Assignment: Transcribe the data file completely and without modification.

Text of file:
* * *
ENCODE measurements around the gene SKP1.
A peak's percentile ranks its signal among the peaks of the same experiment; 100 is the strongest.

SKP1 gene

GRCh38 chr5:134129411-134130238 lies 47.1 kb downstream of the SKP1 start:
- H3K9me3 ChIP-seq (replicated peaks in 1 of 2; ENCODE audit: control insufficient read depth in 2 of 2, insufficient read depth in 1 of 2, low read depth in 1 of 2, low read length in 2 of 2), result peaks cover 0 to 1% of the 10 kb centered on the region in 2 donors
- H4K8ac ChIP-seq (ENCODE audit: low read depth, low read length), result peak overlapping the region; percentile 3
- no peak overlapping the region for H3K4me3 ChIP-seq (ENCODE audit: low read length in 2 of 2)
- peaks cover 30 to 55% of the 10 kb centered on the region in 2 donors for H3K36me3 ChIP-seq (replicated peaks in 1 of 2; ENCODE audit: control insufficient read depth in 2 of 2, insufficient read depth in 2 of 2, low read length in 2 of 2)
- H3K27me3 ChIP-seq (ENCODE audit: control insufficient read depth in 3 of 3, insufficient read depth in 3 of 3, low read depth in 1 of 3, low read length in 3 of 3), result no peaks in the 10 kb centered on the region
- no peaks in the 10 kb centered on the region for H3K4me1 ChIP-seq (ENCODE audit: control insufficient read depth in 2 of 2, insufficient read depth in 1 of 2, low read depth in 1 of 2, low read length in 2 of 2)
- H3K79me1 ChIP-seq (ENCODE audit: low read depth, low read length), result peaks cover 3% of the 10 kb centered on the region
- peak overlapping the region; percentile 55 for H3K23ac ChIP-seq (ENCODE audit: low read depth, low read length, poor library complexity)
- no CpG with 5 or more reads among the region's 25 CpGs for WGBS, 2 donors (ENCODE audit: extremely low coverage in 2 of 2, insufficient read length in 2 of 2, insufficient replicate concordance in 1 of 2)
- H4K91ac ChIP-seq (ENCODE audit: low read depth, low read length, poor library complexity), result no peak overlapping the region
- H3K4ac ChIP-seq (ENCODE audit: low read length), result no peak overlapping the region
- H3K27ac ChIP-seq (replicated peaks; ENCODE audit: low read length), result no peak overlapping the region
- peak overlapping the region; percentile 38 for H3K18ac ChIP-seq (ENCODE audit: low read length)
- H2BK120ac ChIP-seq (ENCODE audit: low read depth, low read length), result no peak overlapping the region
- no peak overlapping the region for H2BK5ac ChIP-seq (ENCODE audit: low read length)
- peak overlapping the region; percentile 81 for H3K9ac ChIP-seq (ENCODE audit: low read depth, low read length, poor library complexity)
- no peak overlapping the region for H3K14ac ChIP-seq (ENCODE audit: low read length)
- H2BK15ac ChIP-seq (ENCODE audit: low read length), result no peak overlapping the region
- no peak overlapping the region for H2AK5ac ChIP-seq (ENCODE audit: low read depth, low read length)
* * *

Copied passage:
ENCODE measurements around the gene SKP1.
A peak's percentile ranks its signal among the peaks of the same experiment; 100 is the strongest.

SKP1 gene

GRCh38 chr5:134129411-134130238 lies 47.1 kb downstream of the SKP1 start:
- H3K9me3 ChIP-seq (replicated peaks in 1 of 2; ENCODE audit: control insufficient read depth in 2 of 2, insufficient read depth in 1 of 2, low read depth in 1 of 2, low read length in 2 of 2), result peaks cover 0 to 1% of the 10 kb centered on the region in 2 donors
- H4K8ac ChIP-seq (ENCODE audit: low read depth, low read length), result peak overlapping the region; percentile 3
- no peak overlapping the region for H3K4me3 ChIP-seq (ENCODE audit: low read length in 2 of 2)
- peaks cover 30 to 55% of the 10 kb centered on the region in 2 donors for H3K36me3 ChIP-seq (replicated peaks in 1 of 2; ENCODE audit: control insufficient read depth in 2 of 2, insufficient read depth in 2 of 2, low read length in 2 of 2)
- H3K27me3 ChIP-seq (ENCODE audit: control insufficient read depth in 3 of 3, insufficient read depth in 3 of 3, low read depth in 1 of 3, low read length in 3 of 3), result no peaks in the 10 kb centered on the region
- no peaks in the 10 kb centered on the region for H3K4me1 ChIP-seq (ENCODE audit: control insufficient read depth in 2 of 2, insufficient read depth in 1 of 2, low read depth in 1 of 2, low read length in 2 of 2)
- H3K79me1 ChIP-seq (ENCODE audit: low read depth, low read length), result peaks cover 3% of the 10 kb centered on the region
- peak overlapping the region; percentile 55 for H3K23ac ChIP-seq (ENCODE audit: low read depth, low read length, poor library complexity)
- no CpG with 5 or more reads among the region's 25 CpGs for WGBS, 2 donors (ENCODE audit: extremely low coverage in 2 of 2, insufficient read length in 2 of 2, insufficient replicate concordance in 1 of 2)
- H4K91ac ChIP-seq (ENCODE audit: low read depth, low read length, poor library complexity), result no peak overlapping the region
- H3K4ac ChIP-seq (ENCODE audit: low read length), result no peak overlapping the region
- H3K27ac ChIP-seq (replicated peaks; ENCODE audit: low read length), result no peak overlapping the region
- peak overlapping the region; percentile 38 for H3K18ac ChIP-seq (ENCODE audit: low read length)
- H2BK120ac ChIP-seq (ENCODE audit: low read depth, low read length), result no peak overlapping the region
- no peak overlapping the region for H2BK5ac ChIP-seq (ENCODE audit: low read length)
- peak overlapping the region; percentile 81 for H3K9ac ChIP-seq (ENCODE audit: low read depth, low read length, poor library complexity)
- no peak overlapping the region for H3K14ac ChIP-seq (ENCODE audit: low read length)
- H2BK15ac ChIP-seq (ENCODE audit: low read length), result no peak overlapping the region
- no peak overlapping the region for H2AK5ac ChIP-seq (ENCODE audit: low read depth, low read length)